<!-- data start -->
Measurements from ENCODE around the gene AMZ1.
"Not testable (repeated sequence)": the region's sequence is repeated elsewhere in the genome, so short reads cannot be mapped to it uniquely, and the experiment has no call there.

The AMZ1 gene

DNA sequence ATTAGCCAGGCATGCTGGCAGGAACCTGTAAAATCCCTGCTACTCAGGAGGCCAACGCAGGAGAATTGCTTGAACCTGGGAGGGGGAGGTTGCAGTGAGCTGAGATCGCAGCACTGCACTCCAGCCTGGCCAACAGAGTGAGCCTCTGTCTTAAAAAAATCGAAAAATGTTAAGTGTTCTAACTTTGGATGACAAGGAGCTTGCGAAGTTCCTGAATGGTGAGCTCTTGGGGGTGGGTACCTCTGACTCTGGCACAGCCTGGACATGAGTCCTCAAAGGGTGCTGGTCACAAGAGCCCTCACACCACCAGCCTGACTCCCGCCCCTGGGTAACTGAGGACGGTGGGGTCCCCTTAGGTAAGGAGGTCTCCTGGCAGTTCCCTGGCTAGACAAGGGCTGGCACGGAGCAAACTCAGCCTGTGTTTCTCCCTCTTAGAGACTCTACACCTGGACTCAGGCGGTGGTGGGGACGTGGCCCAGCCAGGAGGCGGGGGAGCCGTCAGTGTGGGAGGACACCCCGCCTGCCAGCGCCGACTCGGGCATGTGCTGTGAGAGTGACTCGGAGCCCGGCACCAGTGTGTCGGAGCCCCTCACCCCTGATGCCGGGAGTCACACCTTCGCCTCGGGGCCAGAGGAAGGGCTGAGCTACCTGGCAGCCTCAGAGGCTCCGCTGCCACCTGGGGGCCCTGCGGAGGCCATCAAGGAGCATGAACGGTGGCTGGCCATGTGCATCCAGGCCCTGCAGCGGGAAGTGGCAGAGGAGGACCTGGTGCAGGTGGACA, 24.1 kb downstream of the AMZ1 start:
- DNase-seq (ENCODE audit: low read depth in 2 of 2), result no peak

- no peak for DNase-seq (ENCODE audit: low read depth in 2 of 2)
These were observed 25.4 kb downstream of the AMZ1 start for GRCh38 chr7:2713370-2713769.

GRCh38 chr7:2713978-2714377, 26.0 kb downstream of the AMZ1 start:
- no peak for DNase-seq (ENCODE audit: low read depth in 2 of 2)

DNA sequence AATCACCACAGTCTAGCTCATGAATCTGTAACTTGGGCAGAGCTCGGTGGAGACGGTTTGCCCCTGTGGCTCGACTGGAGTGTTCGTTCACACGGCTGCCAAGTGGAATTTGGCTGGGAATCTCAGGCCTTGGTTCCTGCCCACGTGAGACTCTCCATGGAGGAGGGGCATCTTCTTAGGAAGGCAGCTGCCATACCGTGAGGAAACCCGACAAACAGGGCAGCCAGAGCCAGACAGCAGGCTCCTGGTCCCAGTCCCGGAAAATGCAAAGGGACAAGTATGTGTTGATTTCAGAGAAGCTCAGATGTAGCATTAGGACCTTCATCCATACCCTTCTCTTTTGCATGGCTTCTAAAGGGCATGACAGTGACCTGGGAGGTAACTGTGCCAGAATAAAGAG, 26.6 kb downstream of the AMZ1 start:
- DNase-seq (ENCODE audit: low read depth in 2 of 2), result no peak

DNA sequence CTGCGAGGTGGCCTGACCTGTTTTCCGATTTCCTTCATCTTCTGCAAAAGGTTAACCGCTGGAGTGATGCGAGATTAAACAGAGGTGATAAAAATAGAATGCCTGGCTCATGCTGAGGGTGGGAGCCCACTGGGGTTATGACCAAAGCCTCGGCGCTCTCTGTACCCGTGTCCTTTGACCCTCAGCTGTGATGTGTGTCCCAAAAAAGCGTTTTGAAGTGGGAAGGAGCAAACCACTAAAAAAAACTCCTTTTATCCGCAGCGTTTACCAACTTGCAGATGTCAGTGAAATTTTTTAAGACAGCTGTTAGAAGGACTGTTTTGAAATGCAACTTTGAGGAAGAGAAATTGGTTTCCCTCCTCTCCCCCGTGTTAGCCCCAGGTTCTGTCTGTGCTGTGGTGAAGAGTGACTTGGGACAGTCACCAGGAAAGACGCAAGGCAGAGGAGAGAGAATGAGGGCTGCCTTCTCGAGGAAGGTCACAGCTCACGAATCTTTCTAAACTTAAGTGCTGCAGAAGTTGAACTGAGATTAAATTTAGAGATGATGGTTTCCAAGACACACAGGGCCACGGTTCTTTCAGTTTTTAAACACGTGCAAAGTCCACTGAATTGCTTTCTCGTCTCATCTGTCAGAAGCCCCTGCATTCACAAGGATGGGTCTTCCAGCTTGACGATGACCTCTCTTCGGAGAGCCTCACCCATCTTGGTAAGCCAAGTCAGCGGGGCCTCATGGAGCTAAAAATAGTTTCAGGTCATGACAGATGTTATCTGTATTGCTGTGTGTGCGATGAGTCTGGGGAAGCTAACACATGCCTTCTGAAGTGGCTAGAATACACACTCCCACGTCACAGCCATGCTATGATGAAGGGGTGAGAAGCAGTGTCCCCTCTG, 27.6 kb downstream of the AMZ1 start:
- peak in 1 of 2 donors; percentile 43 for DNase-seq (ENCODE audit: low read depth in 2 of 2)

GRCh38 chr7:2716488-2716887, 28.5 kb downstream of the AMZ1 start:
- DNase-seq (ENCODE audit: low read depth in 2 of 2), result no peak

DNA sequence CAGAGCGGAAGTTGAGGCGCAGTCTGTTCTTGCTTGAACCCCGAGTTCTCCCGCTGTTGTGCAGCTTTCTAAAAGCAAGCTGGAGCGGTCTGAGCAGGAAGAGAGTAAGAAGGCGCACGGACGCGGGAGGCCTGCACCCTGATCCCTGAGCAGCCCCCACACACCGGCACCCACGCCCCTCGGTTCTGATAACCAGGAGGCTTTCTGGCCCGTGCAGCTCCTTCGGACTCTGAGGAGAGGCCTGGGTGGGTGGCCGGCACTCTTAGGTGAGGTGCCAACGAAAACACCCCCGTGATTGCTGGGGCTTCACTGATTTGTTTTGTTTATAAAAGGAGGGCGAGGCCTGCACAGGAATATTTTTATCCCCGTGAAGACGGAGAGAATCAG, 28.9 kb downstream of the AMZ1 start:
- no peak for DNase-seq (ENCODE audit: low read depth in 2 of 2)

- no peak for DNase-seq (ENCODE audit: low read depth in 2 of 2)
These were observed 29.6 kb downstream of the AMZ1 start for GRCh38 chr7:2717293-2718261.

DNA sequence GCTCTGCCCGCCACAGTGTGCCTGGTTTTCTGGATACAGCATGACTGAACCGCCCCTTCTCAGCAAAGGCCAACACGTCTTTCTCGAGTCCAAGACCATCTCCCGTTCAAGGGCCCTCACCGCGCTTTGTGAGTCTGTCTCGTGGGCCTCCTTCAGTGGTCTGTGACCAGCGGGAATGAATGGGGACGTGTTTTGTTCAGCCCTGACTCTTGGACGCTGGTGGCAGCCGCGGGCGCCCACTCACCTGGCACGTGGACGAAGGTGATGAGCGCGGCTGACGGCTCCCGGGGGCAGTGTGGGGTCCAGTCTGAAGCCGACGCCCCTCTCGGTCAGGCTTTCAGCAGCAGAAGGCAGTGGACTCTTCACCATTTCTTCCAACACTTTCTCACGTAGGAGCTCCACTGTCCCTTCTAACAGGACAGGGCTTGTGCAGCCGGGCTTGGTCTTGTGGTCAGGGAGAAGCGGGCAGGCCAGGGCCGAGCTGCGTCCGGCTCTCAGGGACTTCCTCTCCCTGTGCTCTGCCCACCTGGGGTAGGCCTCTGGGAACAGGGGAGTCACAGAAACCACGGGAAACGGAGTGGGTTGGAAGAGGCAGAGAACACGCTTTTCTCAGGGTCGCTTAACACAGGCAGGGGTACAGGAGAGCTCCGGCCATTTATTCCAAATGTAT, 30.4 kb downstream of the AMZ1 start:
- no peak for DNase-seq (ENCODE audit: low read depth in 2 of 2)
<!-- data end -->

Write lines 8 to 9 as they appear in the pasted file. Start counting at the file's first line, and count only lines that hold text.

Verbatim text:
GRCh38 chr7:2713978-2714377, 26.0 kb downstream of the AMZ1 start:
- no peak for DNase-seq (ENCODE audit: low read depth in 2 of 2)